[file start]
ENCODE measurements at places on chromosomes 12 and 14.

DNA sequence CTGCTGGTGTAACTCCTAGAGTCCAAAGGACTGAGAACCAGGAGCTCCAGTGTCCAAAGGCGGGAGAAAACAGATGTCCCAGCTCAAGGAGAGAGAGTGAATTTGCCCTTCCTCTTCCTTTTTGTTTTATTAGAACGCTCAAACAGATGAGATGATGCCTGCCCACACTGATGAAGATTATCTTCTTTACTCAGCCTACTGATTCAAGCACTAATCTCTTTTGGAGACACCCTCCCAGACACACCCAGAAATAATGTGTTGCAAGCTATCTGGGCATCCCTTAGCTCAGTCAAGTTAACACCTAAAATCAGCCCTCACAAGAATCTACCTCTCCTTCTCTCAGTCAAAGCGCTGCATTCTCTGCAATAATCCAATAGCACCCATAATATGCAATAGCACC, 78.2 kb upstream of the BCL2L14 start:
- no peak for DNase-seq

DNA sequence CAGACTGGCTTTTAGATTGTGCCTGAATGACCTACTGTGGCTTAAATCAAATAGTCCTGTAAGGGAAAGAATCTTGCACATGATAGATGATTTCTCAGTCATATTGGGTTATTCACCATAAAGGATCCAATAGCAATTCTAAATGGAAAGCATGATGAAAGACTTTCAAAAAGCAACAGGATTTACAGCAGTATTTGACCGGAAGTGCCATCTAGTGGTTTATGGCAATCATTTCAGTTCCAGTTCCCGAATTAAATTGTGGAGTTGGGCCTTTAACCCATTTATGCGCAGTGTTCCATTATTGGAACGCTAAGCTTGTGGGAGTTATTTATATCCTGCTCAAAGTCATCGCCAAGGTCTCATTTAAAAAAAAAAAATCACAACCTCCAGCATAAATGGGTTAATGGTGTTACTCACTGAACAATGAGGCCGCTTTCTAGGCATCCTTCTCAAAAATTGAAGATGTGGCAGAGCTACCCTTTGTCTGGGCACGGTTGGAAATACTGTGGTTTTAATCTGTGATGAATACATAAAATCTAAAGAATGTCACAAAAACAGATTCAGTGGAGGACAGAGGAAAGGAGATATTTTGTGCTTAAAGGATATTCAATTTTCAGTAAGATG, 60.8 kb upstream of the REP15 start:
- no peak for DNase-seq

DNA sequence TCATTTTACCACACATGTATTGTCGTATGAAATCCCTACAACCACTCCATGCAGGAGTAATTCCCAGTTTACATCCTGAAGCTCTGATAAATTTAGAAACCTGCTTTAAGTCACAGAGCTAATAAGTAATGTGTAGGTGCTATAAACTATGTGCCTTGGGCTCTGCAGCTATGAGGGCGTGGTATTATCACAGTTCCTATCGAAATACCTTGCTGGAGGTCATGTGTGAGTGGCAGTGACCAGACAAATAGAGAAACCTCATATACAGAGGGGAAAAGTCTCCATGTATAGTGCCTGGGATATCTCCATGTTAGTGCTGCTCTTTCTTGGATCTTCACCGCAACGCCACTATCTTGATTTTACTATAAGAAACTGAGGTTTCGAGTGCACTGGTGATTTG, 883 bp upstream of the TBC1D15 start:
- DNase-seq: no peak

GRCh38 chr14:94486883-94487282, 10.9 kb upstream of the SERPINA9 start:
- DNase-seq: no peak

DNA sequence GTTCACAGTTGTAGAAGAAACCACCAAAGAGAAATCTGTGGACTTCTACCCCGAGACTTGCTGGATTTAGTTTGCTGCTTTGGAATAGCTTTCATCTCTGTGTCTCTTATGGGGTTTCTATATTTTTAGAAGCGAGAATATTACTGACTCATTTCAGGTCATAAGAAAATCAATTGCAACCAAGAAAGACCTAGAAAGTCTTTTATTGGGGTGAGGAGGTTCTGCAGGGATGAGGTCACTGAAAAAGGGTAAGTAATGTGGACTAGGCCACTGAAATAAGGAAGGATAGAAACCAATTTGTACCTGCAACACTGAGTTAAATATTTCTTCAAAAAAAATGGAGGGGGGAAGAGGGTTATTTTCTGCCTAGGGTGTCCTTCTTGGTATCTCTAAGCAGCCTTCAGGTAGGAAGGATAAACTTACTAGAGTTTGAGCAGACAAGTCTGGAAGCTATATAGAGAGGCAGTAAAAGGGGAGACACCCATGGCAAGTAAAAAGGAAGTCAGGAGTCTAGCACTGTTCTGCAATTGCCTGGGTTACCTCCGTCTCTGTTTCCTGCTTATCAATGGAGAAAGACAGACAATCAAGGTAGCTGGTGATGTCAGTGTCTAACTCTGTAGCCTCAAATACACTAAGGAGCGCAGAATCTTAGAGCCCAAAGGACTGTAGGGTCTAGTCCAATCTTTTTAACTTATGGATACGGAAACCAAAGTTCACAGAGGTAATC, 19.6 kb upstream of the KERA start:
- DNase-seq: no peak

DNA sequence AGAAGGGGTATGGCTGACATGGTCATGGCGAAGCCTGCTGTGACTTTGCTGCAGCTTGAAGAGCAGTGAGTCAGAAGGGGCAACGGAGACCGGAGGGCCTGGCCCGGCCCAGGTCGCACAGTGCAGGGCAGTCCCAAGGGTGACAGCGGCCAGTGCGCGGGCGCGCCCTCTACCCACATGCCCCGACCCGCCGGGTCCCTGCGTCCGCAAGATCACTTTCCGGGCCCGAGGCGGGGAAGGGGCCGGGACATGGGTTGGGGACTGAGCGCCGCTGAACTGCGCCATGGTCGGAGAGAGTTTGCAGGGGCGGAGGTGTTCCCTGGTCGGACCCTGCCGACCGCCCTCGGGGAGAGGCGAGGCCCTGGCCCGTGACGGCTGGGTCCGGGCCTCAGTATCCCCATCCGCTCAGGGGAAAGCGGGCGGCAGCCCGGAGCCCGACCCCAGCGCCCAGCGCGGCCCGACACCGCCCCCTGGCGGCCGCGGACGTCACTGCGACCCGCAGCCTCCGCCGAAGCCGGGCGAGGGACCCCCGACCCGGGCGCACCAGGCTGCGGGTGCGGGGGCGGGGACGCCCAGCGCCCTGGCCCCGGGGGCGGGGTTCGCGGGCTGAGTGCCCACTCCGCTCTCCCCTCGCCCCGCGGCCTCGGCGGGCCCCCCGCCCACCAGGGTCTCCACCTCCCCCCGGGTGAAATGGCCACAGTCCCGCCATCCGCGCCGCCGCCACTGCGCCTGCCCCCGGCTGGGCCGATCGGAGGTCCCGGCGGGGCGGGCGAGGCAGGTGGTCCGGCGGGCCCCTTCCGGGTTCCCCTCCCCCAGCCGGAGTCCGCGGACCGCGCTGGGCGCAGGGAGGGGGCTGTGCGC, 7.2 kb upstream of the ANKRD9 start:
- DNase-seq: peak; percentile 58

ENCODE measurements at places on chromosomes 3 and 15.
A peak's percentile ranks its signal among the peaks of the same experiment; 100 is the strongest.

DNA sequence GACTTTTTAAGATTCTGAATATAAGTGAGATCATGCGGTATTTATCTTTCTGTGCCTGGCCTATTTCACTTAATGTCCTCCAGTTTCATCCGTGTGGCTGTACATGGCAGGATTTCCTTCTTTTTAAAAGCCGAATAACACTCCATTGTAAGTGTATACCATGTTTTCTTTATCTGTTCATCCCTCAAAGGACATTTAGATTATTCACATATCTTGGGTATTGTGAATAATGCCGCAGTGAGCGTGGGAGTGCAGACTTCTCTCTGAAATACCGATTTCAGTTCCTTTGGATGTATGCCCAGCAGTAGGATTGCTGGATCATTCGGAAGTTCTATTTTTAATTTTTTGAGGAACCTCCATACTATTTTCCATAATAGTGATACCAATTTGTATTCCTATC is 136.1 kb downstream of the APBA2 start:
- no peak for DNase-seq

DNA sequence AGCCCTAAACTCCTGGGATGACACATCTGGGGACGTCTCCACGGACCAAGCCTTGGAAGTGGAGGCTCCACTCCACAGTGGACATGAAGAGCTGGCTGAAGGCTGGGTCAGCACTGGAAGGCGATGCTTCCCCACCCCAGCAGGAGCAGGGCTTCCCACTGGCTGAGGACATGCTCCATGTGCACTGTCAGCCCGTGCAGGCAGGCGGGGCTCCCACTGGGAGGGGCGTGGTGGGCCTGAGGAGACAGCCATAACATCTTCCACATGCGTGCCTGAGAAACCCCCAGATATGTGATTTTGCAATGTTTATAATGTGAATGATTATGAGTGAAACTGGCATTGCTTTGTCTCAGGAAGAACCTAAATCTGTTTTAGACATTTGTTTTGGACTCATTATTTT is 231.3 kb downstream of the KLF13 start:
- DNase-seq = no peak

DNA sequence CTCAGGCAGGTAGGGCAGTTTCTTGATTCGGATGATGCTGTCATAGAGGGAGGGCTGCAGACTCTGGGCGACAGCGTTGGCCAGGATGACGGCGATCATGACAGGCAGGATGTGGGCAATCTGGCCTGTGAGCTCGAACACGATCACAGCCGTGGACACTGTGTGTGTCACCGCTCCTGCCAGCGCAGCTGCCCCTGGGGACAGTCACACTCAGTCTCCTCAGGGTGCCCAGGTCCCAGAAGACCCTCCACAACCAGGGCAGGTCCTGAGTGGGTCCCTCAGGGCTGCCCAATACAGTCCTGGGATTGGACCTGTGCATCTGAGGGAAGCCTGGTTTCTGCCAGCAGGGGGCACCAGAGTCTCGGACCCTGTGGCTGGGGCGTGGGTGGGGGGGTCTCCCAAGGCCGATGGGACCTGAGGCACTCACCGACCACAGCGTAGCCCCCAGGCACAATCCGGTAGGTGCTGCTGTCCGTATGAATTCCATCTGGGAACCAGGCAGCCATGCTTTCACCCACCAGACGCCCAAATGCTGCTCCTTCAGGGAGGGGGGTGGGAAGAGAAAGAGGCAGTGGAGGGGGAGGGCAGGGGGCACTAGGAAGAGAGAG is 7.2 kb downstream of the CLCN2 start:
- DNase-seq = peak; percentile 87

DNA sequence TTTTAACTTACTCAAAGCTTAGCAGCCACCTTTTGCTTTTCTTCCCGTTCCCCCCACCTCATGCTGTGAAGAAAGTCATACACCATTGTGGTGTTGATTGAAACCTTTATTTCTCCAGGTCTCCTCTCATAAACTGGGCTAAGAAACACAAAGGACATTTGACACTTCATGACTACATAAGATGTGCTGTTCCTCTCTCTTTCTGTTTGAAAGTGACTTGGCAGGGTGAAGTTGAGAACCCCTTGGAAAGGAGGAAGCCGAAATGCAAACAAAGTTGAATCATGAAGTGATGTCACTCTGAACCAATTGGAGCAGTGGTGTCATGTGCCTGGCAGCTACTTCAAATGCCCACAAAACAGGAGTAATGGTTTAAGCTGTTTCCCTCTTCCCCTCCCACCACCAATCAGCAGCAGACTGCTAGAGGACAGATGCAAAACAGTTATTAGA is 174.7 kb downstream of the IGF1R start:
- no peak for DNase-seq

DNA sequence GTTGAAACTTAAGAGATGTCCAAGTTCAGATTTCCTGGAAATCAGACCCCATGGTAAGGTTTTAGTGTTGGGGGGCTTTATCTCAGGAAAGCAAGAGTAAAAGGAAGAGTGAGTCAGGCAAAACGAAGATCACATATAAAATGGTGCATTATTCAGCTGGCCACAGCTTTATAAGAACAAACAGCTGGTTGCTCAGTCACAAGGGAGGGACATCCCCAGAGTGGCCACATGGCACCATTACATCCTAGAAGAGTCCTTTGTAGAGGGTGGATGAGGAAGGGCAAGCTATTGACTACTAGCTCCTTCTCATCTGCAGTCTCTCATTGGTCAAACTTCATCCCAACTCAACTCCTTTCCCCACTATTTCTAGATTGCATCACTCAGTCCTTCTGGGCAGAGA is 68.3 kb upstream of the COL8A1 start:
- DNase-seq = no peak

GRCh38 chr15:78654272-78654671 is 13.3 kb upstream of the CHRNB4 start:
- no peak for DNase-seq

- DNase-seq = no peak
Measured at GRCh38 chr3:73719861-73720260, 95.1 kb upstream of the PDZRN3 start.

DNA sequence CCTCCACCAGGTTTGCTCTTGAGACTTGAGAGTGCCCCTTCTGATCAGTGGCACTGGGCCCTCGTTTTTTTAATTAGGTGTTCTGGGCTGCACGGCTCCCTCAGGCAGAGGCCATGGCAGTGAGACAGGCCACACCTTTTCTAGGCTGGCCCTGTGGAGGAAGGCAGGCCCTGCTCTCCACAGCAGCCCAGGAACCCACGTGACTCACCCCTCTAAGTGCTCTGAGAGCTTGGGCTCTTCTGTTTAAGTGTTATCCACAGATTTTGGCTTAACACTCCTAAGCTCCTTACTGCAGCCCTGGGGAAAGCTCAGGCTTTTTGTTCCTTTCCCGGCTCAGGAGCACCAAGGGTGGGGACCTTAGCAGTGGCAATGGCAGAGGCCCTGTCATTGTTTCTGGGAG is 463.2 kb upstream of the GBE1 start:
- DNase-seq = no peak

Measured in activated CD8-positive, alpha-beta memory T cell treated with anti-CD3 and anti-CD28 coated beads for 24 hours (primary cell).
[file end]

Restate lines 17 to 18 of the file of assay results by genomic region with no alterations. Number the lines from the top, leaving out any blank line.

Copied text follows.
- no peak for DNase-seq

DNA sequence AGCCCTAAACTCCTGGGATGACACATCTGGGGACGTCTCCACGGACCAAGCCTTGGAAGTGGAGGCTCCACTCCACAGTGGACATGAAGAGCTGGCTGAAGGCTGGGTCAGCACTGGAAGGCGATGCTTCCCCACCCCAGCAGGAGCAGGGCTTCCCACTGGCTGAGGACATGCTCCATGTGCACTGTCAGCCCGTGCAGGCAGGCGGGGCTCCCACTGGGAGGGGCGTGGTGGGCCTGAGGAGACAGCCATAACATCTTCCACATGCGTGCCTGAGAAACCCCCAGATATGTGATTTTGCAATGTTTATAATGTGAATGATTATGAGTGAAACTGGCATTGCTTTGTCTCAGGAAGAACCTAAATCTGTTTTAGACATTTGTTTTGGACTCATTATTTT is 231.3 kb downstream of the KLF13 start: